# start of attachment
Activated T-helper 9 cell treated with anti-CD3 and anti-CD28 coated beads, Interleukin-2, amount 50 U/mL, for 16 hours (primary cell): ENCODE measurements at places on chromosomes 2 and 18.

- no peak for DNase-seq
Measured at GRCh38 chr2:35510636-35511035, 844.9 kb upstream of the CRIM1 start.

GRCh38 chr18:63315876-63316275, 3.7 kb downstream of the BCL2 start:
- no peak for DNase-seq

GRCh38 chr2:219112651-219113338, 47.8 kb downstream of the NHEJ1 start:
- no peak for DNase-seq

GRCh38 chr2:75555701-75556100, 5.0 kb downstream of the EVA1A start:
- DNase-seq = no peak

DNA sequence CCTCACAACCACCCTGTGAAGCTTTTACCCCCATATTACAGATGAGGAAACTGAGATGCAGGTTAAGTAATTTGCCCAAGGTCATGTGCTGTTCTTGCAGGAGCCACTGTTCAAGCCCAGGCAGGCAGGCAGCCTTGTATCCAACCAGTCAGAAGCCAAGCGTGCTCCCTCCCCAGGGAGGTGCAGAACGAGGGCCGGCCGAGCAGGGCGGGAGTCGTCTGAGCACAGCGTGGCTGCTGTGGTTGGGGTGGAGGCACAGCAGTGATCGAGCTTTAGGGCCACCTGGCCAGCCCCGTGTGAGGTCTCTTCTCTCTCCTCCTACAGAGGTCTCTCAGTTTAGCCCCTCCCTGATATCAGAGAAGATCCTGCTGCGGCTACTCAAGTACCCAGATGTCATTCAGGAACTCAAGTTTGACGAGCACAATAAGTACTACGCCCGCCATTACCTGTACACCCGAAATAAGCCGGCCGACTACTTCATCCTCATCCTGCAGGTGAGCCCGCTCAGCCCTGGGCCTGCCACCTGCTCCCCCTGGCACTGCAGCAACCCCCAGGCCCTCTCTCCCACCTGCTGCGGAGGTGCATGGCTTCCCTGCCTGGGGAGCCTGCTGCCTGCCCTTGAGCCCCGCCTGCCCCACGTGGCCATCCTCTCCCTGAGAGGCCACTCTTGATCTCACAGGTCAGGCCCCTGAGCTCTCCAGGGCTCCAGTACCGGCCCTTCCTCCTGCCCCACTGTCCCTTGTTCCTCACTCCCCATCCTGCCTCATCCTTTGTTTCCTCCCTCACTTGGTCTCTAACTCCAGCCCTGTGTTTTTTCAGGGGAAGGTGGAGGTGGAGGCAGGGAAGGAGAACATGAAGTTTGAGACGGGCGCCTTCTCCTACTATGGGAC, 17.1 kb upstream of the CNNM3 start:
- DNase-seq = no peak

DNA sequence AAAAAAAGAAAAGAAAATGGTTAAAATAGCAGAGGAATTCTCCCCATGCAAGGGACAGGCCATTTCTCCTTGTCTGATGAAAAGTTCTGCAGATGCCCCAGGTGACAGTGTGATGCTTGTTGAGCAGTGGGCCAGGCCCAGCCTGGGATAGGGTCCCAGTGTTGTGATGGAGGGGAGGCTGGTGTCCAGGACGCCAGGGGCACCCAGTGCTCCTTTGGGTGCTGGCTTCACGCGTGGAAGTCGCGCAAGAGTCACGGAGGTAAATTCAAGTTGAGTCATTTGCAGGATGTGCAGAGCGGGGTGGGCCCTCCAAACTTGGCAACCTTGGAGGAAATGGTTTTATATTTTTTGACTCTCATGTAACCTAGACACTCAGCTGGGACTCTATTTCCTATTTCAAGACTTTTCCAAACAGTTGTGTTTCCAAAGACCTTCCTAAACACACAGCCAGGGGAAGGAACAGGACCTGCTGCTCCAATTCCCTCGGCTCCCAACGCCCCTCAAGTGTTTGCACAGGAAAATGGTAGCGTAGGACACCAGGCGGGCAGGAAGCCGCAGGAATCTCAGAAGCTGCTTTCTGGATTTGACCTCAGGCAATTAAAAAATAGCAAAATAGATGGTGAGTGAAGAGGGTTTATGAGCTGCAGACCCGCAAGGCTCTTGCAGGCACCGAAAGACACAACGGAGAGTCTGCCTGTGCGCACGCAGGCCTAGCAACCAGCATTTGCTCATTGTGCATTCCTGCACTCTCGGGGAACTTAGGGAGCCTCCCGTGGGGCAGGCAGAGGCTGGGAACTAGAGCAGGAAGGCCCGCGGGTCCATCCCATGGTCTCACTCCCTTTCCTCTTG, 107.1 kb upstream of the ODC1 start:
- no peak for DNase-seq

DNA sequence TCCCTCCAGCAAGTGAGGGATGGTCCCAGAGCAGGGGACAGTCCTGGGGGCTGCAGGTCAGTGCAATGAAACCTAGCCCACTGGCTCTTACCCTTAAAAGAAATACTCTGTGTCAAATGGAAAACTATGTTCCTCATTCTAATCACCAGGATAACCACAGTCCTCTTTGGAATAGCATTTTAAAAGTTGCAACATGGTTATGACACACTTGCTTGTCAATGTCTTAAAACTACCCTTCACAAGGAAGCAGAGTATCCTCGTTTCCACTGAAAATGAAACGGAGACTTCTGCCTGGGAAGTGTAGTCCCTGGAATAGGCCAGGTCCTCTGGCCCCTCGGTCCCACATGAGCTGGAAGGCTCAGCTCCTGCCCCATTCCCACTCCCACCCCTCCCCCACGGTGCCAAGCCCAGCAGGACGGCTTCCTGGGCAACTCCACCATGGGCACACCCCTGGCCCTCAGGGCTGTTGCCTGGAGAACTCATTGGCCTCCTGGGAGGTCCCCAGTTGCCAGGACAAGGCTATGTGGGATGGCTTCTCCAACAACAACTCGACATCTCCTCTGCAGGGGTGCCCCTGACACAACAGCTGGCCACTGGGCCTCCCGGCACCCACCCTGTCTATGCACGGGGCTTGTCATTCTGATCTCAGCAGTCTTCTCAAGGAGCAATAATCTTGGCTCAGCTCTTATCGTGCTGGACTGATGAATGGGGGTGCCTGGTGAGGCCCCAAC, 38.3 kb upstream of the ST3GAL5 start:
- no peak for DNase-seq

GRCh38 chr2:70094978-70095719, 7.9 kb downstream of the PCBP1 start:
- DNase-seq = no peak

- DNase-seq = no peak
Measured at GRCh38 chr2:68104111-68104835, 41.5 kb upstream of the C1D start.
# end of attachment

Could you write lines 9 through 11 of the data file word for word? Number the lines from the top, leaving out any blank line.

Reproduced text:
- DNase-seq = no peak

DNA sequence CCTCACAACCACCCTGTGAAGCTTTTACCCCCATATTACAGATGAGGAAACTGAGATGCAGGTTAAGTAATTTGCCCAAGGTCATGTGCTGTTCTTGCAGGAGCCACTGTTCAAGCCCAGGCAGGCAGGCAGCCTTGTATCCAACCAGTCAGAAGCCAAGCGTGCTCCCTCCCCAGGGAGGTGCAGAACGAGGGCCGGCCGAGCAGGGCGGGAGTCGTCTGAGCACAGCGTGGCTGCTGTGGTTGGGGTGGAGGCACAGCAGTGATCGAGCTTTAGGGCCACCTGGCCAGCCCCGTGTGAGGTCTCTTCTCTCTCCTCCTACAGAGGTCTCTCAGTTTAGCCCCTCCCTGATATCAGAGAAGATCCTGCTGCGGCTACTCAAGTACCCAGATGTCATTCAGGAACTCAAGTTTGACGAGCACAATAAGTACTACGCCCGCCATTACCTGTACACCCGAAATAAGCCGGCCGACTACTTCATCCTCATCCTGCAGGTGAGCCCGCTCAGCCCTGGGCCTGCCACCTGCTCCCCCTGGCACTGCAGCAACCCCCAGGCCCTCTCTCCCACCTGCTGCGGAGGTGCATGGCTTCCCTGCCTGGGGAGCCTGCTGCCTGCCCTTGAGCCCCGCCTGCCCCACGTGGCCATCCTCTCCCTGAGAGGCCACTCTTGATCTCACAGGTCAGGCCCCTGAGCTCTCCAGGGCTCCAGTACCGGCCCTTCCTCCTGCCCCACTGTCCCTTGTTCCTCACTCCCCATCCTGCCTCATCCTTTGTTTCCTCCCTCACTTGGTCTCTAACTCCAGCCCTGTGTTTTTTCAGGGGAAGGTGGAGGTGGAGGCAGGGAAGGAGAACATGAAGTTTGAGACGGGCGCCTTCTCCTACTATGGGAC, 17.1 kb upstream of the CNNM3 start:
- DNase-seq = no peak